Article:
With a growing tide of people in the Gulf now using the JustClean app to get their laundry done, the technology company says the industry could be an almost exclusively online business in the region within five years.

“We’re looking to sign up at least five more laundries in Kuwait each month for the rest of the year and into 2020 as we expand our logistics operation,” aaid Co-Founder Athbi Al-Enezi today.

“We’re going to be almost doubling the size of our fleet of delivery vans and drivers in Kuwait by the end of the year, and we’re following a similar pattern of growth in Bahrain, the UAE and Saudi Arabia, as well as expanding to markets beyond the GCC.”

Every day, growing numbers of consumers in Kuwait use theJustClean platform to get their laundry done, thanks to a quick and easy process delivering wash and iron, dry clean and many more laundry solutions.
Currently operating in the Eastern Province of Saudi Arabia, JustClean will open for business in Jeddah and Riyadh before the end of the year, with entry into other international markets to follow early next year.

Co-Founder Nouri Al-Enezi said: “The company is three businesses in one, namely a marketplace application, a logistics operation as well as a SaaS (software as a service) business. We’re upgrading what is basically a large and underdeveloped sector through the integration of technology into the daily lives of consumers.

“The laundry business in the GCC regionally is currently worth roughly US $3 billion, with an annual growth of 9%, and it will develop substantially in the next five years. We feel the entire industry will eventually end up online”

Established in Kuwait in 2016, JustClean has revolutionized a traditional off-line service to make it user friendly, convenient and hassle free for consumers, at the same time giving laundry service providers who sign up access to a huge customer base.

Just a year after its launch the company attracted investment byFaith Capital Holding , the Kuwait-based venture capital fund, whose Deputy Chairman and CEO, Mohammad Jaffar, was installed as CEO of the start up.

In February 2019 Faith Capital announced it had closed an $8 million Series A round of financing in the company, enabling its growth across the GCC region, while also expanding the logistics and SaaS (software as a service) arms of the business.

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Localyser partners with AZADEA Group to elevate customer experience

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Localyser, the Middle East’s first online reputation management tool, is proud to announce their appointment as the partner of choice for the F&B brands of AZADEA Group, the region’s premier lifestyle retail company across the MENA region. The group’s most notable F&B brands to be added to Localyser’s portfolio include Paul Bakery & Restaurant, Eataly, New Shanghai, Kosebasi, and The Butcher Shop & Grill across the UAE, Saudi Arabia, Kuwait, Qatar, Bahrain, Oman, Jordan, and Egypt.

Commenting on this significant milestone for the company, Tarik Qahawish, Founder and CEO of Localyser stated “Our new partnership with AZADEA Group marks a momentous growth in our portfolio and I am extremely proud to be celebrating such a remarkable triumph. To cater to the needs of these multi-location brands, Localyser was established to offer an opportunity to aggregate their reviews at the location level to easily monitor, respond and analyze their reviews. With our industry knowledge and expertise, we are confident that we will work hand in hand with our new partner to further enhance their strategic customer engagement and experience across the region.” Mert Askin, President of Food and Beverage Division at AZADEA Group, stated “Given our wide operations across the MENA region, we are constantly looking for opportunities to further elevate our customer experience. Within our extensive and growing F&B portfolio, this partnership represents a strategic transition for our online operations. While we continue to excel in first-class customer experience on the ground, we want to ensure the same level of standard is being met on our online platforms and Localyser presents this solution. Through our work together, we aim to further improve our online reputation, analyze the data for trends and feedback, and strategically augment our operations in all markets.”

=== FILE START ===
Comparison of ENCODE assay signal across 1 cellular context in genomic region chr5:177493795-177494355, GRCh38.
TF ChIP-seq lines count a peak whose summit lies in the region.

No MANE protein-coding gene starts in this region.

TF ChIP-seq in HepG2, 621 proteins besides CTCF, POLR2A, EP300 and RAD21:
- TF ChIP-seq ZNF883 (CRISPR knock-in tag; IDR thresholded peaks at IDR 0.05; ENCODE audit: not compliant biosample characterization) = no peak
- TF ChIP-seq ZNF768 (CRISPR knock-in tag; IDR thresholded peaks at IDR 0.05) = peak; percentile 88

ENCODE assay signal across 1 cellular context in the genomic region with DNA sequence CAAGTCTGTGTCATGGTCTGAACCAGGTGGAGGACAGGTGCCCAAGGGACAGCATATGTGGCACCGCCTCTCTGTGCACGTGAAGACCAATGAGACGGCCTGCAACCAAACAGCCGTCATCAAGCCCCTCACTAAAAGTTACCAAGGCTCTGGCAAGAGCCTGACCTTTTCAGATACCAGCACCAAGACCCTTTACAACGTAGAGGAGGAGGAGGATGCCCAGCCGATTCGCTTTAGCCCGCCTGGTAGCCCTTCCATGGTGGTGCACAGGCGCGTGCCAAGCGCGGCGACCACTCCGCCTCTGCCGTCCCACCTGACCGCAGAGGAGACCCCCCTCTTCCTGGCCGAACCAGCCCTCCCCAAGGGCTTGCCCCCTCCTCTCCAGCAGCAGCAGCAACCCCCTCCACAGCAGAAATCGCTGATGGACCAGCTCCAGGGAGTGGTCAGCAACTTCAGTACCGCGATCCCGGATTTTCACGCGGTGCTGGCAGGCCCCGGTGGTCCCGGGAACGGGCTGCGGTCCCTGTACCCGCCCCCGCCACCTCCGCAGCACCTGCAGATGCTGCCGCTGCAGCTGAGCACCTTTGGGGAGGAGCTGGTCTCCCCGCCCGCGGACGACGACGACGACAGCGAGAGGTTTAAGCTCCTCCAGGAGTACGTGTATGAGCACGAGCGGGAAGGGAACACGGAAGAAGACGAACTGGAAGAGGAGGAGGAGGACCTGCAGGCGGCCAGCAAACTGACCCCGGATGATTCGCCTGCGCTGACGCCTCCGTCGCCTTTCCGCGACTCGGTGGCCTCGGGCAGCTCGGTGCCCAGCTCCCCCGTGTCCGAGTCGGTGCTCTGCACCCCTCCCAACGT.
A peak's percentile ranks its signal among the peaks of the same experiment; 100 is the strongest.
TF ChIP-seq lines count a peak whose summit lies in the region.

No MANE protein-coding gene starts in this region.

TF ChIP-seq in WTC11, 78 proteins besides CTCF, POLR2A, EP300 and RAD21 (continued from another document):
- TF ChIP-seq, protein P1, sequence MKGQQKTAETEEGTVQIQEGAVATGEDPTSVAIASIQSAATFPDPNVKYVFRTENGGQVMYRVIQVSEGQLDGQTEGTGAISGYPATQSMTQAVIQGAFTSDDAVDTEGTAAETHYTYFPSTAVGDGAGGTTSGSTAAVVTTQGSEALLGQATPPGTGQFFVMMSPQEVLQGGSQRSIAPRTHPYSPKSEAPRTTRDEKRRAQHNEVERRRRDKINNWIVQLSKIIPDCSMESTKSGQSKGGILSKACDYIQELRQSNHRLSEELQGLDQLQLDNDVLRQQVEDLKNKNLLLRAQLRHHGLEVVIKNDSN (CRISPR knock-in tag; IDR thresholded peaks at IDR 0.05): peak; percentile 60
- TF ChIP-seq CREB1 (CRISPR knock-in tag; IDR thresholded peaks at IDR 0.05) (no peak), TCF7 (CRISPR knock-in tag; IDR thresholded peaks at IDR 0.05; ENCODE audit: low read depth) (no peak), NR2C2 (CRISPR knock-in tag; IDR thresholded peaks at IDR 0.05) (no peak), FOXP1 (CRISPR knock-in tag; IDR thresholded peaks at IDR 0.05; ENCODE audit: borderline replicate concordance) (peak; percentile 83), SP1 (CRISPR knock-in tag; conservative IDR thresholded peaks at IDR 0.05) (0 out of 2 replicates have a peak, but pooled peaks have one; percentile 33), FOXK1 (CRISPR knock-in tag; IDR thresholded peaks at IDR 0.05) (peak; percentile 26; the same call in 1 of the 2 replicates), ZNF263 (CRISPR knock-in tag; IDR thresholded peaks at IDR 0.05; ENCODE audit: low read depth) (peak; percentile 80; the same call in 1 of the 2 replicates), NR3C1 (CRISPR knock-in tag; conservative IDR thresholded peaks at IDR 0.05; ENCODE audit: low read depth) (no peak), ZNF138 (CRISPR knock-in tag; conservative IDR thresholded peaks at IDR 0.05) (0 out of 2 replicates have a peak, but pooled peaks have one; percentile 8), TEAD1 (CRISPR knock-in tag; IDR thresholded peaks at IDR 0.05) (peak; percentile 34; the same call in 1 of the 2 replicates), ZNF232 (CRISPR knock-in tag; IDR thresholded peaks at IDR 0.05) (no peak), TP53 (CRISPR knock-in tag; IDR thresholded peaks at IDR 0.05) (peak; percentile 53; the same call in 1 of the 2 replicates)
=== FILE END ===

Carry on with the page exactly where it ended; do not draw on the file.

In the region’s heavily saturated market, the significance of customer reviews and restaurant ratings is crucial for the success of a business. Consumers trust online reviews more than the company’s own description and self-promotion. A 2018 Businesses Consumer Review Survey reported that consumers read an average of 10 online reviews before being able to trust a business. In addition, a global study by Harvard Business School has found a positive correlation between a restaurant’s average rating and sales. It found that a one-star increase in rating leads to a 5 to 9 percent increase in revenue. Founded in 2016 and representing the first of its kind in the region, Localyser was established to address this pressing need for a more efficient method for multi-location brands to manage their online reputation. From one comprehensive platform, clients can quickly respond to reviews, analyze the performance of each location and brand, enhance their SEO marketing and digital presence, and engage customers to generate more positive reviews, and ultimately sales. Localyser currently gathers reviews in all languages from a variety of platforms including Google, Facebook, TripAdvisor, Zomato, Talabat, Foursquare, and Hunger Station. 

Having aggregated 1.5 million reviews to date from both global and regional review sites, Localyser’s current portfolio includes an impressive database of 400 restaurant and entertainment clients across the MENA region with Meraas, Gourmet Gulf, McGettigans and Tarfeeh to name a few. The most recent wins include Eathos, Saleh Bin Lahej and Global Catering Services.  The AZADEA group has been operating across the Middle East & North Africa for over 40 years and currently owns and operates over 50 leading international franchise concepts in fashion & accessories, food & beverage, home furnishings, sporting goods, multimedia, and beauty & cosmetics.